The hours-long lines at Howlin’ Ray’s at the Far East Plaza in Chinatown seem to suggest so. As do the number of non-fried chicken restaurants with some version of a fried chicken sandwich on the menu. Places like Tokyo Fried Chicken in Monterey Park (imagine giant karaage, Japanese-style deep-fried chicken, with ponzu), OB Bear in Koreatown (we dare you to find a better spicy Korean chicken wing) and Honey’s Kettle in Culver City (something akin to actual magic happens in those kettles) have made this city a fried chicken town for a while now. Here are four newer restaurants with sandwiches, plates and trays of fried chicken you’re probably going to want to track down sooner rather than later.
As the name might suggest, Chicken Warriors, located on the same 7th Street block as OB Bear, is a Koreatown restaurant that specializes in fried chicken. And the chicken theme continues on every table, with rubber chickens you can squeeze and squawk to get your server’s attention. (Please don’t do this. We know they make for fun additions to your Instagram story, but still.) If you’ve been to Pelicana Chicken in New York City, both the menu and the presentation at Chicken Warriors might look familiar: fried wings and drumettes in your choice of sauce or rub, served alongside radish pickles and a couple of spoonfuls of a corn salad on a metal tray. These are Korean chicken wings at their finest, the kind that crunch like they might be fried twice, the coating a crisp shell that actually crackles. The Soy Garlic and Tangy Citrus Chipotle sauces are equally addictive, as is the Honey Onion seasoning that, interestingly enough, tastes like popcorn. The restaurant is popular with groups, so you’ll often see mountains of fried chicken piled onto silver trays worthy of a celebration. 3012 W. 7th St., Los Angeles, (213) 381-9990.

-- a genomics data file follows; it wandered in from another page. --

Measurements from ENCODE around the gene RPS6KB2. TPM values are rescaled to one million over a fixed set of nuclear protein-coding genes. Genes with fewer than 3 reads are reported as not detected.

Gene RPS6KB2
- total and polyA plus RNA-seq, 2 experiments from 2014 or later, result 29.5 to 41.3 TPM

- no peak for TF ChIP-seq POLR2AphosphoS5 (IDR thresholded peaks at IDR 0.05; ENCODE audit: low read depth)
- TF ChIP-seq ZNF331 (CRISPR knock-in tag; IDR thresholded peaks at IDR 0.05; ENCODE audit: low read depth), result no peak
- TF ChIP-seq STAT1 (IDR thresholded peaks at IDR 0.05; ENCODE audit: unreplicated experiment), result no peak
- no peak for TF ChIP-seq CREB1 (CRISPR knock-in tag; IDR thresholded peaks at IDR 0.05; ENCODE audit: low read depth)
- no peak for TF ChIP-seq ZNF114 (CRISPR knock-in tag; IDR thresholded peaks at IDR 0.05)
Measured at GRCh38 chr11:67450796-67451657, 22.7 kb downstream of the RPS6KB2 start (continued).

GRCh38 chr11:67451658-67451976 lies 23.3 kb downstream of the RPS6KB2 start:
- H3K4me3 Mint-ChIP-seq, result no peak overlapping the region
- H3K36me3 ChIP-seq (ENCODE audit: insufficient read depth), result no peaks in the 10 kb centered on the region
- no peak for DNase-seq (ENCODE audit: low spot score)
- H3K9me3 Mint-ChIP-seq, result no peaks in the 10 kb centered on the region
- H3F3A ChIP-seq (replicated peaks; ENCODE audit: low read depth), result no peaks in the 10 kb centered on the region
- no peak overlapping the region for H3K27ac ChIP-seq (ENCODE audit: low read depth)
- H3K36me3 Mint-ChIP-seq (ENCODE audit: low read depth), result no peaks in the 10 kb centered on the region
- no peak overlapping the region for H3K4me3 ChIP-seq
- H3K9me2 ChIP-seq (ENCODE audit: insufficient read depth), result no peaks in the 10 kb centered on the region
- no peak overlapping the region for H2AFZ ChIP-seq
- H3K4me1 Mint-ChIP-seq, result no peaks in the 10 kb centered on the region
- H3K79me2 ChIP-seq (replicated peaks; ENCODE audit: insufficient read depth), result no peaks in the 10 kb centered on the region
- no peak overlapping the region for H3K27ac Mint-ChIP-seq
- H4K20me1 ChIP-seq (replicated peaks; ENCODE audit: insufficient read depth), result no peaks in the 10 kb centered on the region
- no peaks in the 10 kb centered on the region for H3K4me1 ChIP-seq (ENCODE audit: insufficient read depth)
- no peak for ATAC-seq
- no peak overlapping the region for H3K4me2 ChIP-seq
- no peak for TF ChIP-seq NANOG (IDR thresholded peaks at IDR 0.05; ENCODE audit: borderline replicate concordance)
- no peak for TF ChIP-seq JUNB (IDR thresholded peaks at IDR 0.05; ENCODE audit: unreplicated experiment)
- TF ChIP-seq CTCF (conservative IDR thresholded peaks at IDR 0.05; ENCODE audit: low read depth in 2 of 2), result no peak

South City Fried Chicken will be featured during this year’s Los Angeles Times Food Bowl. You can try its fried chicken sandwiches at the Fried Chicken Party on May 9 at 6 p.m. at the Far East Plaza in Chinatown. Other participating restaurants include Howlin’ Ray’s, Honey’s Kettle and Gus’s World Famous Fried Chicken. Tickets range in price from $45 to $95.
Sticky honey pools and drips from the rugged landscape of a golden drumstick and onto your fingers. That first bite of scorching-hot chicken and honey is why you find your way to a tiny shack in East Los Angeles near where the 710 and 60 freeways meet. The honey-dipped fried chicken is one of three styles at chef Max Henriquez’s Phat Birds. The chef, formerly of Horse Thief and Mozza, is making that honey-dipped chicken, along with a Nashville hot chicken and a plain fried version. When you take that first bite, prepare for a dribble of juice down your chin, a result of Henriquez brining his chicken overnight. And his sides are just as compelling. The house-made chicharrones are light, puffy and crunchy; and the cheddar and chive corn fritters are just as difficult to quit. The chicken is served on large metal trays, so there’s plenty of room for that second order of chicharrones, and maybe some spicy slaw too. And there’s more coming: Henriquez is opening a second location in Inglewood later this year. 4701 E. 3rd St., Los Angeles, (323) 943-9191, phatbirds.com.